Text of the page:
Multiple systems are involved, including gastrointestinal, neurologic, muscular, and immunologic. That makes the documentation of recovery a moving target, reducing the likelihood that there is one pill.

There are multiple levels of system involvement, including genetics, proteins (proteome), metabolism (metabolome), body flora (microbiome) and those interactions.

Autism is freakin’ complicated.

The cost of researching, producing, testing and bringing a brand-new pharmaceutical exceeds 2.5 Billion dollars. Market size is important, and apparently 1/68 children does not meet that target. Unless it’s your kid.

Autism is freakin’ expensive.

There are no specific biomarkers, which are key laboratory or other diagnostic findings that identify a specific condition. That means there are few ‘levels’ to follow that identify severity or response to treatment.

The spectrum contains a variety of signs and symptoms that change over time and vary among individuals, including identical twins. There are various presentations, from mostly apraxia to mostly social isolation, and lots of combinations in between. That makes the evaluation and documentation of response to therapies problematic.

Since environmental factors have been implicated as an issue, it’s clear that pollution and toxins have been getting worse, not better. That has resulted in increasing numbers of affected people with more complicated problems. The light at the end of the tunnel seems to be moving farther away.

Conventional medicine isn’t leading the way, and falters even in the pursuit of assistance. Simply advising more therapy is frequently inadequate. Stimulant and other central nervous system medications can be a nightmare. The belief that ‘alternative’ therapies are kooky, or even harmful, polarizes – and little progress emerges.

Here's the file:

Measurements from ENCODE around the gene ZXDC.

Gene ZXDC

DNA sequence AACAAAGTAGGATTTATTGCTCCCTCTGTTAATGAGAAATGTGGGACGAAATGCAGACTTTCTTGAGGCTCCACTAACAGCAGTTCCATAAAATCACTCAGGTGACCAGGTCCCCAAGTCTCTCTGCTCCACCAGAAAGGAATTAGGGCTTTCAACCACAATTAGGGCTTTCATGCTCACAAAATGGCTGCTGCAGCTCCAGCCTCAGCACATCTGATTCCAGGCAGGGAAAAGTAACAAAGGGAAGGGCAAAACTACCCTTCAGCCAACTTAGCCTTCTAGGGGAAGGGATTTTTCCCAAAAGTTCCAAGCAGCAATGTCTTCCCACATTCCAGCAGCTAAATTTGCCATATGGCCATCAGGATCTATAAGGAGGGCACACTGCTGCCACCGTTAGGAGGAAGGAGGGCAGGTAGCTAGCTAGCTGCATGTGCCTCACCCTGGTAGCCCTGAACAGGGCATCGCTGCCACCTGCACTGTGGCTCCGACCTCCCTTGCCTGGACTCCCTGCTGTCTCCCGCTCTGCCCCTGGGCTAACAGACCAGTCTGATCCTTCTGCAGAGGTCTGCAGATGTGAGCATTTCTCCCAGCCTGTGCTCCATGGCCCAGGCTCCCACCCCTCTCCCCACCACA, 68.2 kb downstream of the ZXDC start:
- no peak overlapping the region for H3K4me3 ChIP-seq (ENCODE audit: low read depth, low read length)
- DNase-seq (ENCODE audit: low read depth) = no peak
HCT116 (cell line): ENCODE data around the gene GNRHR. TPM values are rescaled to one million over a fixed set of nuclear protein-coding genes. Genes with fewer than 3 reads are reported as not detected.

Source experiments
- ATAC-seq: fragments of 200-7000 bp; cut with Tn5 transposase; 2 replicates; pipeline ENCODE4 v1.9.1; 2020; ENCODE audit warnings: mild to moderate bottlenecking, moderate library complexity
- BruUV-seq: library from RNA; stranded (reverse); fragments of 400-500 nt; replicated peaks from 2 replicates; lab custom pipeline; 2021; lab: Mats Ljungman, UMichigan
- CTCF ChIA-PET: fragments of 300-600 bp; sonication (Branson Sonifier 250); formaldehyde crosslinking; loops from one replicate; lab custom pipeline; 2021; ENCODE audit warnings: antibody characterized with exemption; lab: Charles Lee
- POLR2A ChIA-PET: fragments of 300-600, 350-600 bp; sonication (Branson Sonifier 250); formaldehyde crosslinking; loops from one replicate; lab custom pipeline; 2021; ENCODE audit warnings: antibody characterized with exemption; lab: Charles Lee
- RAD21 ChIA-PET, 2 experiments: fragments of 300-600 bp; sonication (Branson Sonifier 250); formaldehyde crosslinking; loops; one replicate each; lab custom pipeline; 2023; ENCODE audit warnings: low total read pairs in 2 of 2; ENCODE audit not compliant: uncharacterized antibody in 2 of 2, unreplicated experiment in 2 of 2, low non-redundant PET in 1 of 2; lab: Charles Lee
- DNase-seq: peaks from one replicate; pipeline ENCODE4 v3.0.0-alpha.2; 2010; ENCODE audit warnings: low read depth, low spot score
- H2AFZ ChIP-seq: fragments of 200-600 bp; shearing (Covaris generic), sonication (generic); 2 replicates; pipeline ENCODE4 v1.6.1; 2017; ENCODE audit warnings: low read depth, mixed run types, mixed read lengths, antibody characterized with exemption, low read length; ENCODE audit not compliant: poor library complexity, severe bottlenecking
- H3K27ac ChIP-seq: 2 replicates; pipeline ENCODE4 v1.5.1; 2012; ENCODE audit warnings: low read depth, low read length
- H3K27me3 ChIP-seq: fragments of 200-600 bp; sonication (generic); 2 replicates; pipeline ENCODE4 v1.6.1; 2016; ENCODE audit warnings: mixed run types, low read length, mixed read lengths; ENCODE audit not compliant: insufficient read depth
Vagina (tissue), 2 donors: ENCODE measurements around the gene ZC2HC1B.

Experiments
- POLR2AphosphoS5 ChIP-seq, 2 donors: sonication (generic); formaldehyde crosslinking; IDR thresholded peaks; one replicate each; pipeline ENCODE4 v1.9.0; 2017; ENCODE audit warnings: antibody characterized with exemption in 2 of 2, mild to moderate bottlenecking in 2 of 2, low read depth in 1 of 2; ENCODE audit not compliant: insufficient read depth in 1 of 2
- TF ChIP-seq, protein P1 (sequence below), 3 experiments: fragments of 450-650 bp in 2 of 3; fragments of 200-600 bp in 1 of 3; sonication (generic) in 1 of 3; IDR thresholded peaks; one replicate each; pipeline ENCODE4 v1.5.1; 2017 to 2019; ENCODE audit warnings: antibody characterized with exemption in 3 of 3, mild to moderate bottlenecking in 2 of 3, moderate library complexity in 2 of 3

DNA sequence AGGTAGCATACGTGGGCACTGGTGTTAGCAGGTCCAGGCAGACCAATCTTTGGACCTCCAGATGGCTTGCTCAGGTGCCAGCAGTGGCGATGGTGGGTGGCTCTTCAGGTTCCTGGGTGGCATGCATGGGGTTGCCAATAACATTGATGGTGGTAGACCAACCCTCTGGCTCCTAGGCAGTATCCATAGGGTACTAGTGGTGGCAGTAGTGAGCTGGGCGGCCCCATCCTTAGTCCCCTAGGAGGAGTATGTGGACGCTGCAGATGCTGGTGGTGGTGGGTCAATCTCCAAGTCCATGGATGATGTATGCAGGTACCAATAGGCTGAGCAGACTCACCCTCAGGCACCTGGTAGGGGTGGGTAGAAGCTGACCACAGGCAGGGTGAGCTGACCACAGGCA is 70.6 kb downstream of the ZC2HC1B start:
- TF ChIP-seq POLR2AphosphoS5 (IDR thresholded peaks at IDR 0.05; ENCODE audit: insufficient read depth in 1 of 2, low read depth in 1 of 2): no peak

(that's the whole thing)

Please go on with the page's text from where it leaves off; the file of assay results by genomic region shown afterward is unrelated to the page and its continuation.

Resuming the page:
There is an audible silence by way of a national voice towards solving this epidemic. When John Kennedy said we could get to the moon and back, America found a way. Autism needs more heroes, role models, and spokespeople.

All of that being said, it doesn’t mean that physicians cannot do appropriate testing to discover variances and abnormalities that are clues to downstream signs and symptoms to treat, and upstream interventions to alter the course.

In the absence of a pill, early detection and intervention successfully addresses many of the most debilitating and costly complications.

That Kooky Autism DIET

Sunday, April 12th, 2015

Just about every one of our patients “do the diet”. It’s different for each child. Parents are asked to avoid the foods that test in the highest range of immunoglobulin-4 (that’s I-g-G ‘four’) levels.